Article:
Belton Police Department volunteer Nancy Kelsey makes calls to senior Belton residents who requested weekly calls from the police department.

Paul Romer/City of Belton

BELTON — Seniors who live alone don’t have to be on their own. Instead, they can sign up for check-in calls through a program sponsored by the police department.

The R-U-OK Senior Program is free, and since it began last year in April, the number of participants has grown exponentially from one to 24 people. A rotating staff of volunteers takes turns phoning each enrolled senior, so everyone receives a call once a week.

Volunteer Nancy Kelsey works a Wednesday morning shift at the police station. With her list of seniors at the ready, she systematically dials the numbers of the participants to make sure each one is OK. “A lot of seniors live alone. ... They appreciate that the police department is calling.”

Police Chief Gene Ellis said he decided to begin the program, which some other Texas cities were using, after he met Belton seniors who lived alone and needed a hand, but had no one to help them.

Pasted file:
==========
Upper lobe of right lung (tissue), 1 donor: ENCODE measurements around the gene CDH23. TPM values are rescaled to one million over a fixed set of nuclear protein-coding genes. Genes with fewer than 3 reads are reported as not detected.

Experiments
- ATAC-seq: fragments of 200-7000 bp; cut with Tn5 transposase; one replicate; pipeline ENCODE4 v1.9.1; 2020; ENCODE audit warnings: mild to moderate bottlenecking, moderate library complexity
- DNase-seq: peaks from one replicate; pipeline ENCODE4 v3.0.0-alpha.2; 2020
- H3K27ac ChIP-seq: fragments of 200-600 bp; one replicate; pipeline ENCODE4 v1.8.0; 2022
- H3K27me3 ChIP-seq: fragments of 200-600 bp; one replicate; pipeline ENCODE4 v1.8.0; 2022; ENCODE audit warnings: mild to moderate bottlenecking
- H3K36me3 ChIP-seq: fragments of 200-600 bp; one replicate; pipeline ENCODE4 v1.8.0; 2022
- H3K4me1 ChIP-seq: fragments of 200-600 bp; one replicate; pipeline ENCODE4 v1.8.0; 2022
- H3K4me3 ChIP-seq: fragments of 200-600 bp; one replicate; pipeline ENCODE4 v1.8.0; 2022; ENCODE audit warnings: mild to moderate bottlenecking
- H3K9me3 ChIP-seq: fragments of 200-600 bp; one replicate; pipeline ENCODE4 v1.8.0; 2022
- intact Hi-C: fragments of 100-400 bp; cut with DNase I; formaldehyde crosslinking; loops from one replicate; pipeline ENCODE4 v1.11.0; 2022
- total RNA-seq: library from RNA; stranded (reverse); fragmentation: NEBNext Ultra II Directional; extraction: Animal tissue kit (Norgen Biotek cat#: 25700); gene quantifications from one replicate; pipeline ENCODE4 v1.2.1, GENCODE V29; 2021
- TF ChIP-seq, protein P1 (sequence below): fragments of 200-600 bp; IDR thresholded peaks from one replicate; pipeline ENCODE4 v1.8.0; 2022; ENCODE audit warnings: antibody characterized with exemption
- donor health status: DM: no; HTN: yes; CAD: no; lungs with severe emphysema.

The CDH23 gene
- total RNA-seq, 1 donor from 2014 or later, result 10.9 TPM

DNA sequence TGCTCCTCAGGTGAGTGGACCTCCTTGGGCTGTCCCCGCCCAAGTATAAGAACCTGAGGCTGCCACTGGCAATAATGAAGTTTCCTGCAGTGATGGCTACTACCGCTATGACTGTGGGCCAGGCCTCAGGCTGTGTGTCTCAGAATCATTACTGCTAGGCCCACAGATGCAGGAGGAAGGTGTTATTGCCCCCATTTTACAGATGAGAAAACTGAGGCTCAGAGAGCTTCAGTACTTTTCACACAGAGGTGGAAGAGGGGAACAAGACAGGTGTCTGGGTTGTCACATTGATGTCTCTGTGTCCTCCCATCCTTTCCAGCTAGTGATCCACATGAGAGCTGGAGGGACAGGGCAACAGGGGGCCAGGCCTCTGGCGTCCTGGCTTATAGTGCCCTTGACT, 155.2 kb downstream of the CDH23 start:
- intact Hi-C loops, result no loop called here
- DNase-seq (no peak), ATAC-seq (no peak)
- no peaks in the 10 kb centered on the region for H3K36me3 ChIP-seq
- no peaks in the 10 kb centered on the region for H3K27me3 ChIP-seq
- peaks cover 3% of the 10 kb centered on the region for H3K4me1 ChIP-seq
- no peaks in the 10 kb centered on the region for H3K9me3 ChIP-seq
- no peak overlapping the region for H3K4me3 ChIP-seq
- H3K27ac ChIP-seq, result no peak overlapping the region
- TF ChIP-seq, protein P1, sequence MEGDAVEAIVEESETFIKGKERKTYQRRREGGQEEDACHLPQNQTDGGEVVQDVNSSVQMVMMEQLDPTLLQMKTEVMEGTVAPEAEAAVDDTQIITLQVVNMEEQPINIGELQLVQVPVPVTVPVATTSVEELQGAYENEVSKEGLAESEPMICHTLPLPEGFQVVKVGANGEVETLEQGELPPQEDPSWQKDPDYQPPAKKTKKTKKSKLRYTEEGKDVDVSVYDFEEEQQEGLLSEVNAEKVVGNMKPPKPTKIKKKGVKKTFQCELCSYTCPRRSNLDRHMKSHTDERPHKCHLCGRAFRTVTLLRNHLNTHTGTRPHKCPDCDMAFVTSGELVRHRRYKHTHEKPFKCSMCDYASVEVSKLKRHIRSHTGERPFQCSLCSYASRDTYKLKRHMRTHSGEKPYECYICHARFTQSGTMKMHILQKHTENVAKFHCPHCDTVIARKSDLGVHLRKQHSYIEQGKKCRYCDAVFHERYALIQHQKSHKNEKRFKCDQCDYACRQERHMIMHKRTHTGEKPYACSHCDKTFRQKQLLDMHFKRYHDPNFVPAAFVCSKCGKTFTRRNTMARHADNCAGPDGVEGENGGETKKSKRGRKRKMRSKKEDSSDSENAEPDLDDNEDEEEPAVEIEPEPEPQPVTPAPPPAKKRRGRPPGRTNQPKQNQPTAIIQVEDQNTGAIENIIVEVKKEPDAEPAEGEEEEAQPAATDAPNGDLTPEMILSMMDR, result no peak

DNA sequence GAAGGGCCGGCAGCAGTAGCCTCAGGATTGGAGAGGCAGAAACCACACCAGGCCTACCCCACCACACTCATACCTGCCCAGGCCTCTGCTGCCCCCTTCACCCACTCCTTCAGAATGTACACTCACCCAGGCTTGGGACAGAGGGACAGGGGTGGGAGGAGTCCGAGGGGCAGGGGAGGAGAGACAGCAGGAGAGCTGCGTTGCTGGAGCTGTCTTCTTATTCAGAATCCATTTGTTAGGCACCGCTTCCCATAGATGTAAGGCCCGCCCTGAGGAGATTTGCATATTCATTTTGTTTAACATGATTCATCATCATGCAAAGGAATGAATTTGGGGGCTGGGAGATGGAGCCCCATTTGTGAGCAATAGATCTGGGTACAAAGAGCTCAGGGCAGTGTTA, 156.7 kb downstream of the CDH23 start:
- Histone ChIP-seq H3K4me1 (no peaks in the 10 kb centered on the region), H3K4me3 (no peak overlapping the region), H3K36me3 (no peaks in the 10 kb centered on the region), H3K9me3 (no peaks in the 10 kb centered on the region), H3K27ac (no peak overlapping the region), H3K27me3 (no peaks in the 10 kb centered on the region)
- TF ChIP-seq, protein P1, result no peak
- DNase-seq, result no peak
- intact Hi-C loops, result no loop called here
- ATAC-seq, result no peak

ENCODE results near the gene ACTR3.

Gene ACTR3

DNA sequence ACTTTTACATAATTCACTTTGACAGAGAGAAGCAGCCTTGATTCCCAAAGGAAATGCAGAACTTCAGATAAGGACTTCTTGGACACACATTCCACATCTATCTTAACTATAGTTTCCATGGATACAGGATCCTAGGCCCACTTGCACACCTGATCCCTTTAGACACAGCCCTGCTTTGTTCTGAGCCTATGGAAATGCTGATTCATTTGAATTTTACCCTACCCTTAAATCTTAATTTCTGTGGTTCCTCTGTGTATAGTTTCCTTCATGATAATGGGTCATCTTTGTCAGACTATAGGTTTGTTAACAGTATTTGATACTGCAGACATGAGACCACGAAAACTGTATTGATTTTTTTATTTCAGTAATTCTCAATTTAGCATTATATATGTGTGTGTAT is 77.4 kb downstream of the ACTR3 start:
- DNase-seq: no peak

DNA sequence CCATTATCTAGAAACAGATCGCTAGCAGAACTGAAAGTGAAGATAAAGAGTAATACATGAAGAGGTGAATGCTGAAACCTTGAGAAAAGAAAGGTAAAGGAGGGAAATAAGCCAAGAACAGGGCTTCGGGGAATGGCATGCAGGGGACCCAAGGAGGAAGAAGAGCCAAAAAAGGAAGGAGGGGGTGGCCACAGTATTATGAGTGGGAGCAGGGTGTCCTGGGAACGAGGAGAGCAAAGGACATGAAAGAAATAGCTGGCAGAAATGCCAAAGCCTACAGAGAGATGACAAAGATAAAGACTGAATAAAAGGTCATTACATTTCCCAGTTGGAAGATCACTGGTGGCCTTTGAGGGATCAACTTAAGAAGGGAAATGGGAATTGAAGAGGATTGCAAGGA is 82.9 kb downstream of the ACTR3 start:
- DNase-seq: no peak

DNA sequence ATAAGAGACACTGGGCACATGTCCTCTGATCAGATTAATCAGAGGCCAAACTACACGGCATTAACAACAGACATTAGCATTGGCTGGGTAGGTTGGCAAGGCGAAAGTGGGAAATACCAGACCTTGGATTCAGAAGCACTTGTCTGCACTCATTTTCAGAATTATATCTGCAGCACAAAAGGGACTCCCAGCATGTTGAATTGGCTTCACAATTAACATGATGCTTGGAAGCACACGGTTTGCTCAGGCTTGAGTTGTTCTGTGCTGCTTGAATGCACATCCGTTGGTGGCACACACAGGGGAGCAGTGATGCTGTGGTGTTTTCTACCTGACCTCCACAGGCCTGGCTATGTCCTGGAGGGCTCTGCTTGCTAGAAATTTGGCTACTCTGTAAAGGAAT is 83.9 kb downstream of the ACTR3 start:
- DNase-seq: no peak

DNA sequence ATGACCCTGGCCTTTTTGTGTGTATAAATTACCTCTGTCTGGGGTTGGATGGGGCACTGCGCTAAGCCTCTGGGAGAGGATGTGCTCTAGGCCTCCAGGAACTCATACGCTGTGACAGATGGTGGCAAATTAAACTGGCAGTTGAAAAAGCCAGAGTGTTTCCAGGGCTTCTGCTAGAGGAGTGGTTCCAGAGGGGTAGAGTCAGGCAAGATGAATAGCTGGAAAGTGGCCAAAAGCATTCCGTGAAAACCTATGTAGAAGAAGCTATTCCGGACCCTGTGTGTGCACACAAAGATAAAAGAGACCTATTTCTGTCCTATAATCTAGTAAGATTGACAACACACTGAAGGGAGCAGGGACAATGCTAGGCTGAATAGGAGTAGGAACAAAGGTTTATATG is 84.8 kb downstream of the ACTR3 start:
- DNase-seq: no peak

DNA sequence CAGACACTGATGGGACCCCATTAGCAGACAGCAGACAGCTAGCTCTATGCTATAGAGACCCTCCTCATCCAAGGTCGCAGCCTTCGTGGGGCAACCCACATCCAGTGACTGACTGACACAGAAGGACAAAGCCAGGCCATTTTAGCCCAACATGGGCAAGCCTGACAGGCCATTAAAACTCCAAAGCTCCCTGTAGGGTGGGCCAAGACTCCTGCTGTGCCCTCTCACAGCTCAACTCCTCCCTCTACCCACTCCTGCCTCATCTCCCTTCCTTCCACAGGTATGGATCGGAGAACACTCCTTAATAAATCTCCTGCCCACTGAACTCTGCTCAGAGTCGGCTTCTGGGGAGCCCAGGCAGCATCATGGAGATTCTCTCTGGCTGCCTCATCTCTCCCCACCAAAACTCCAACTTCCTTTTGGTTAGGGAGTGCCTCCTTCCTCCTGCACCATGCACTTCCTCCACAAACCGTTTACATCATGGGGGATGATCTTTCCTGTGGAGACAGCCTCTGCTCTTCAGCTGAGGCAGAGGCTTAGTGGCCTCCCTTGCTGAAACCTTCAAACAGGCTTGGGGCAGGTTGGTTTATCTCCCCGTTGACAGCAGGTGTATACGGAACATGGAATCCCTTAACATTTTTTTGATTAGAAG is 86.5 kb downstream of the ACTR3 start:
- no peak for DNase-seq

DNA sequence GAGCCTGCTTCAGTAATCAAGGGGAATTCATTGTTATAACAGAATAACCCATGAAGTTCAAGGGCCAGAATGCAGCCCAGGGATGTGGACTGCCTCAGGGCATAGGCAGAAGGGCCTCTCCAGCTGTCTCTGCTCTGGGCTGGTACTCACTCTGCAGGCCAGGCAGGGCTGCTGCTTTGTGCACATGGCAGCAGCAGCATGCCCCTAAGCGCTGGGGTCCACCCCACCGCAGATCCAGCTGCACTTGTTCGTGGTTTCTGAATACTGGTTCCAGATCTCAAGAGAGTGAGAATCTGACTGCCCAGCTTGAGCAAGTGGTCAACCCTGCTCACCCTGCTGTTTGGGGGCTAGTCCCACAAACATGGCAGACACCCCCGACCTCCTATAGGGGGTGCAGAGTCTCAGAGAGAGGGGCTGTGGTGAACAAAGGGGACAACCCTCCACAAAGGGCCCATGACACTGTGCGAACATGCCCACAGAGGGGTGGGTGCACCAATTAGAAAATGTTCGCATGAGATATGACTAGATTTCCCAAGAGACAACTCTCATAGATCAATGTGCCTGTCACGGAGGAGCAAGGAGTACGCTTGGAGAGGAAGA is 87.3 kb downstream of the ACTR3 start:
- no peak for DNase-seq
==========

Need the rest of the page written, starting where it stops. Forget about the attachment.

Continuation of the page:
He recalled one woman living in a home with no heat. An officer went to the house to put plastic on the windows, a chore the woman could not complete by herself.

“She really illustrated the need of people living alone who need checking,” he said.

Kelsey said she chose the R-U-OK program from among other community volunteer opportunities because she has a special concern about the plight of seniors who no longer have friends or family.

“A lady died in her house and was there about two weeks before anyone knew,” Kelsey said. “Her cats died because no one was feeding them. The neighbors found her when they went to check on her.”

People also appreciate having someone to chat with when a volunteer calls, Kelsey said.

However, those who don’t like small talk can simply tell the volunteer that they are OK before going about their day.

If someone said he or she needs help, the volunteer gets in touch with the appropriate people. If no one answers, or the volunteer hears a busy signal, the volunteer tries again. No answer a second time means an officer is sent to the home.

Volunteers are trained before they are allowed to work in the R-U-OK program, Ellis said. The ranks of volunteers are growing, along with the number of seniors enrolling in the program. Ellis said he hopes the R-U-OK Senior Program can begin providing calls to seniors two or three times a week. Even though the program advertises itself as a service for seniors, Ellis said people don’t have to be 65 years old or older to enroll.

“It’s not just for the elderly, but for those in need,” he said.

People who want to enroll in R-U-OK may fill out a form at the police department or at

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